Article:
In the United States there are some places that pits are not allowed. Living in Ohio we have multiple cities near us that Villere and our other pit Rosa are not welcome. The reason why they're not allowed in is due to BSL, or Breed Specific Legislation. The point of BSL is to put limitations on certain breeds of dogs whether it's an all-out ban or other limitations such as muzzling in public. Pit bulls are on the list obviously. BSL is something that I have known about, but it never hit me right at home until now.
Villere is honestly one of the sweetest dogs I have ever met (of any breed). The pure joy on his face when he sees a person that is approaching to give him some loving is heart melting and hilarious all wrapped into one. On the American side of the falls, (New York) at least 8 different sets of people stopped us to meet Villere. (I even caught one guy taking photos of him.) A couple of the people even got nice and low so Villere could give them kisses. All in all Vilere was having a fantastic time.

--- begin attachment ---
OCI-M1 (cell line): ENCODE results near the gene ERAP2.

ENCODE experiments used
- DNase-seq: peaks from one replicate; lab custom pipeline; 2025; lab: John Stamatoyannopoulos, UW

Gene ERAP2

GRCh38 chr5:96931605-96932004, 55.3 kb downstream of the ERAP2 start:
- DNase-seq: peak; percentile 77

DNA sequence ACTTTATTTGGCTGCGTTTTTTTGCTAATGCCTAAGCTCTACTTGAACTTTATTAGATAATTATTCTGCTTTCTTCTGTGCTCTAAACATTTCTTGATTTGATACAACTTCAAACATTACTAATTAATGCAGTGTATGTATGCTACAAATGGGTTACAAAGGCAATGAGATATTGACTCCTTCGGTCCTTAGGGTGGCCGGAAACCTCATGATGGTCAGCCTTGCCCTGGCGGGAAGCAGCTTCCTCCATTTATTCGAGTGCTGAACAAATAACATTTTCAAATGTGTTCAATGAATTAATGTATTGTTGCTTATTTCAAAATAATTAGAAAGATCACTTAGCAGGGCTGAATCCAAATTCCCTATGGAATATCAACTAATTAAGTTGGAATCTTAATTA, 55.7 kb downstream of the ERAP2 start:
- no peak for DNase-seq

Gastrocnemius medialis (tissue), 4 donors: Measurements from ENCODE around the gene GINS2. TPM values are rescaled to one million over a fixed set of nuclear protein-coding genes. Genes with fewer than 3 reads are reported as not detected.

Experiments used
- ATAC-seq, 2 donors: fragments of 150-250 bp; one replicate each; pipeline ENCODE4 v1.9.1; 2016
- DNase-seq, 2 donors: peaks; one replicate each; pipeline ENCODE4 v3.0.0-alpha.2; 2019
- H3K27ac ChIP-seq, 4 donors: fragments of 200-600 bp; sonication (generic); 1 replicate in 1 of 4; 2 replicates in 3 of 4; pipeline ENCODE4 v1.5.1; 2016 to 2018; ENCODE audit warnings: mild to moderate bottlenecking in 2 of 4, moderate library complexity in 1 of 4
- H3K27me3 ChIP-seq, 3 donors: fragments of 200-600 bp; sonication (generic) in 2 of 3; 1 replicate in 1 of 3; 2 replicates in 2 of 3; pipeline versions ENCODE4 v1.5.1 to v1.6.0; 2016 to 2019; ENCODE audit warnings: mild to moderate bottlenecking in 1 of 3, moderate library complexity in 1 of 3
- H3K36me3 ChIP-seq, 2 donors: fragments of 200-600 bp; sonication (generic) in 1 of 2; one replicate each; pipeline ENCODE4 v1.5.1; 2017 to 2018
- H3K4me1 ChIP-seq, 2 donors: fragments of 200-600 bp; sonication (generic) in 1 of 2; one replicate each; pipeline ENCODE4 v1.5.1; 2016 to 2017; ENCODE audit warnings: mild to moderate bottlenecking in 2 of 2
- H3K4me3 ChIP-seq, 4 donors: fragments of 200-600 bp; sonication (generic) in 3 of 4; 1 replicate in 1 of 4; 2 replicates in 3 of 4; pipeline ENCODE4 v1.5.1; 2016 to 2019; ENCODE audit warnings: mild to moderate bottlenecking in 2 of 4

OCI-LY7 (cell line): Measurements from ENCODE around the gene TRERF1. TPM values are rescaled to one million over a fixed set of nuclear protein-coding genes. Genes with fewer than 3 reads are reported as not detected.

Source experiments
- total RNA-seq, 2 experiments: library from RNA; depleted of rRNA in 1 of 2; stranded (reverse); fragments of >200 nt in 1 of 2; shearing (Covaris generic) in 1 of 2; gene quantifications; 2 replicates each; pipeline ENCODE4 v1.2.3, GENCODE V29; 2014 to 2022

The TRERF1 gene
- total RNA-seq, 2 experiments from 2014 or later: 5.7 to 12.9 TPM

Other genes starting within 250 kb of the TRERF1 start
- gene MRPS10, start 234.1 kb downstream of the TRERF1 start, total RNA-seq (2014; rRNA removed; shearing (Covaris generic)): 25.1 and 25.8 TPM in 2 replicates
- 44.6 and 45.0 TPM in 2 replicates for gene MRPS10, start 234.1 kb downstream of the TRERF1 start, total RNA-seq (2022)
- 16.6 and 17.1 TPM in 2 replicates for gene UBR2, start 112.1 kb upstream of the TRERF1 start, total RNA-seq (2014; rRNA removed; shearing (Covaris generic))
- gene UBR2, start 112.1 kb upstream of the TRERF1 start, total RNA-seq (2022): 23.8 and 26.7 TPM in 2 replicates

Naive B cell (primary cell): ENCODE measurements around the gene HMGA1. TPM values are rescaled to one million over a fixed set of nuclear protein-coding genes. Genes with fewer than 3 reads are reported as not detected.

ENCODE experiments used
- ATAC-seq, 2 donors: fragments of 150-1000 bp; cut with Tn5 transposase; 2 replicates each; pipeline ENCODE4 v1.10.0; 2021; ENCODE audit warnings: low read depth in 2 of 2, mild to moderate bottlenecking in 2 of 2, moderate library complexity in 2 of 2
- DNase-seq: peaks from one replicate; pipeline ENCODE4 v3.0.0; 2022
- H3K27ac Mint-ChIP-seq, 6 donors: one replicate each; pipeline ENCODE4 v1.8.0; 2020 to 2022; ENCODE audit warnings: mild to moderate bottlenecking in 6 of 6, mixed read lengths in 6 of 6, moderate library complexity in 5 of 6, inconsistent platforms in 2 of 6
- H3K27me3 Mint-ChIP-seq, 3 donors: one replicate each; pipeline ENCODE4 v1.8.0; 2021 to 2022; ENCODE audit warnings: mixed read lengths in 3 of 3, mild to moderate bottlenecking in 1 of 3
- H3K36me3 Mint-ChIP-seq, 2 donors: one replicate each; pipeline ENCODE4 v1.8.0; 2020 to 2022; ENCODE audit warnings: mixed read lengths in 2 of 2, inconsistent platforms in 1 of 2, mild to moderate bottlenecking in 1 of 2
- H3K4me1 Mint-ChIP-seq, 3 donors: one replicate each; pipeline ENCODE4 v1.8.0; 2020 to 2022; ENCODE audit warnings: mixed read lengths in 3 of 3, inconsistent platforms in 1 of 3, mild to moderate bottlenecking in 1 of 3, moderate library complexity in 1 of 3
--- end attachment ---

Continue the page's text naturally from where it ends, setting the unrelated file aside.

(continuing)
After hanging out on the American side for an hour or so we thought we'd take the pedestrian bridge across the river into Canada. We were pretty excited about this because none of us had been into Canada before. After getting buzzed through the gate we headed across the very long bridge to Canada. Here's our journey:
So there must be a reason for this law, right? BSL must make communities safer so these "vicious" dogs of certain breeds won't go around biting people non stop, right? Well, what if I told you that there is no, and will never be any actual evidence out there that makes this make sense? More people die from mop bucket accidents each year than dogs of any kind. Take a look at these graphics for some statistics:
Once again, I'm posting this to bring awareness to this law. This is a pointless law that should never have been put into place to start. Progress has been made as now according to state law in Ohio, no breed of dog is deemed vicious. (This doesn't stop cities from keeping their BSL though.) We got a ways to go though. It's time to end BSL.